BENGALURU: In Bengaluru, there is hardly any place left for dead people to rest in peace. With real estate development pushing prices of properties sky high, those who want to lay their loved ones to rest struggle to find even a six foot by three foot grave in the city. Situation is such that people have now started resorting to even advance booking.
“We keep getting requests for space from children whose parents are on the deathbed. This is a very sad state,” said a staffer at a burial ground near Mysuru Road.Bengaluru has as many as 132 burial grounds and 13 crematoriums. While BBMP maintains the crematoriums (both electric and firewood), graveyards are maintained by the civic body as well as various religious and private trusts.
The New Indian Express visited some of the graveyards in the city to check how grave the situation really is, and some shocking facts tumbled out of the closet.The Christian burial ground on Mysuru Road is 130 years old and spread across 5.5 acres. It has absolutely no space for a new grave. One cannot even walk without stepping on the grave of a person. At a few places, two persons from a family are buried in the same grave for want of space. They also share their name on a common headstone.
“One cannot even imagine how many people have been laid to rest here. It must be over a lakh; we do not keep a count. There is no space left here,’’ said one of the staffers at the burial ground, which is maintained by a Christian missionary.“In a city like Bengaluru, which has crossed one crore population, burying vertical is the only option left,’’ said the staffer.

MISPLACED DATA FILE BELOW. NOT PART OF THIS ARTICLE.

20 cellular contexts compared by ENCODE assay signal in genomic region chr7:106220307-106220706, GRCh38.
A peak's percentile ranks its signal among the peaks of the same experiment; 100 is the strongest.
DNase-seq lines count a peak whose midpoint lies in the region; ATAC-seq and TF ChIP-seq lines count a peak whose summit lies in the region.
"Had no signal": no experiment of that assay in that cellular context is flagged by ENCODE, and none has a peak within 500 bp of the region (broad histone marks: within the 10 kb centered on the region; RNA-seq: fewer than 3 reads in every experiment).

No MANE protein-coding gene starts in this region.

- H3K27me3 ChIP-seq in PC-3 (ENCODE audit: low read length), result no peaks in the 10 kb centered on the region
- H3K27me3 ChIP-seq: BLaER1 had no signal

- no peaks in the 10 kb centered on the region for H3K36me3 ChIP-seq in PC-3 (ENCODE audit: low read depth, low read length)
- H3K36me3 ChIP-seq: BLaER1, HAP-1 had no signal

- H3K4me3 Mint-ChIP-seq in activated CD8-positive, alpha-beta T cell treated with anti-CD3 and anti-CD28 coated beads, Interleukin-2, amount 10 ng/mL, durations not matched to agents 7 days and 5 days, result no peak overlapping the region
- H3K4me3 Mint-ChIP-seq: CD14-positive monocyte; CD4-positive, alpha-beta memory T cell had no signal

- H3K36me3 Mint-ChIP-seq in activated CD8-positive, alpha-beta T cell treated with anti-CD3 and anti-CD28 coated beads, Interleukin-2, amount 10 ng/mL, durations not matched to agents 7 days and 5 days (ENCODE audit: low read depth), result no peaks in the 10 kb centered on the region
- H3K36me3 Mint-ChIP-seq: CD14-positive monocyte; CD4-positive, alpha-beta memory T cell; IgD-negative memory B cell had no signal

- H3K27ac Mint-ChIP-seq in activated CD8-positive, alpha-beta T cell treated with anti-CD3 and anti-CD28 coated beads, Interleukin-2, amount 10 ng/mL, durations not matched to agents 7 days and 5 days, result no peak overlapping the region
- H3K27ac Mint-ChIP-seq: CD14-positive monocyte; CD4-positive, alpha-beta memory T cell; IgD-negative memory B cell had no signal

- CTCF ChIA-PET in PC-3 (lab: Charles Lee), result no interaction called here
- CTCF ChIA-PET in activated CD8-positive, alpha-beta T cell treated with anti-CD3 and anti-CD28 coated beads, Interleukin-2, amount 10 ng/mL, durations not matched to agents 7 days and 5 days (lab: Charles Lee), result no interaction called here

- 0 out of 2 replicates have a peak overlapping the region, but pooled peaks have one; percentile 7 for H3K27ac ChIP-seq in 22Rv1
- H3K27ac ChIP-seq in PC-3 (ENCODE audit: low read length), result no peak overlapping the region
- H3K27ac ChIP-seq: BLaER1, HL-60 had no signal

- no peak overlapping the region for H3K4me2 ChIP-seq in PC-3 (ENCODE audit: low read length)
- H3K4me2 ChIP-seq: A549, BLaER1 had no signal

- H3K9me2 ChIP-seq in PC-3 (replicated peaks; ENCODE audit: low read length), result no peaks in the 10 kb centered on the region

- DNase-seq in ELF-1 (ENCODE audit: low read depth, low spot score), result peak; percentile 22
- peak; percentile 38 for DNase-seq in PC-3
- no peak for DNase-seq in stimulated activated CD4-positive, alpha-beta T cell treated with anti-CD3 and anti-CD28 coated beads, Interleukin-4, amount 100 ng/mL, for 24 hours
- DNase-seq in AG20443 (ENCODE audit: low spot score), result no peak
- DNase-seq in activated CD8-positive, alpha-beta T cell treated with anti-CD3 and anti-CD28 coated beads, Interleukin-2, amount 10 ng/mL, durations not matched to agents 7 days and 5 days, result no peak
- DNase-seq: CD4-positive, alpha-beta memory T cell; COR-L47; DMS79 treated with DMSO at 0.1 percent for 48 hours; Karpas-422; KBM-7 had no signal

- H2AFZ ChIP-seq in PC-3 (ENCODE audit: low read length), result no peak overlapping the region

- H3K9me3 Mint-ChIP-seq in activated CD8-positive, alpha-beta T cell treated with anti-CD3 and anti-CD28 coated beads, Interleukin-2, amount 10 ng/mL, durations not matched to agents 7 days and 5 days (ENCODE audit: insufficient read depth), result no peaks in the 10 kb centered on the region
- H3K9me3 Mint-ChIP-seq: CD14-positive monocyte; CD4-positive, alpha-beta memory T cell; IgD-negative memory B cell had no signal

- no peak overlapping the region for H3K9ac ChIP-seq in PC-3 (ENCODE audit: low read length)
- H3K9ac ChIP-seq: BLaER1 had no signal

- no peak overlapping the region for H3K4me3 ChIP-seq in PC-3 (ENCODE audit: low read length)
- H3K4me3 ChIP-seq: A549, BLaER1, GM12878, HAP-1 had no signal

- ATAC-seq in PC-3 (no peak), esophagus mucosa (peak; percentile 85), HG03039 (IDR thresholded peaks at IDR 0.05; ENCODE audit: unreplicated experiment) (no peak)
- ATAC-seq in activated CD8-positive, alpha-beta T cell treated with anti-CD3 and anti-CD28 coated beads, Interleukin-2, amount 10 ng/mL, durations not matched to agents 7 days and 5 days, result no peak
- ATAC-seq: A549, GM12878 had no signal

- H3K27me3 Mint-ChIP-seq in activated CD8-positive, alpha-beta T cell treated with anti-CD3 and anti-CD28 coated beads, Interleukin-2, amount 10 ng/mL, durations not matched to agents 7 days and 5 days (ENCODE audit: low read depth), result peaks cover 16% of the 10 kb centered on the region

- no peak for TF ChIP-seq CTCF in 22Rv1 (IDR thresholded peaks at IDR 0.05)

There are clusters of graveyards on either side of Mysuru Road in Chamarajpet, Goripalya and surrounding areas. Each graveyard is reserved for a particular community or caste.At Goripalya burial ground, there are two types of tombs; one with expensive granite and another with just a layer of mud.
“If you give some money to the grave diggers, they will even encroach on the tomb with mud and remove the skeletons to allow you to bury your dead relatives. It is just like rich people encroaching on poor people’s land,’’ said Thimmananjiah, who resides nearby.
Harischandra Ghat in Malleswaram too faces space crunch. “One is supposed to pay only Rs 100 to the BBMP to bury the body. But in reality, relatives of the deceased are forced to cough up Rs 10,000 to Rs 15,000, which goes to unofficial accounts,’’ said a BBMP source.
Furnaces not functional
The two electric furnaces at Harish-chandra Ghat in the city frequently malfunction. Often, with one furnace shut for repairs, long queues can be seen to use the only working furnace.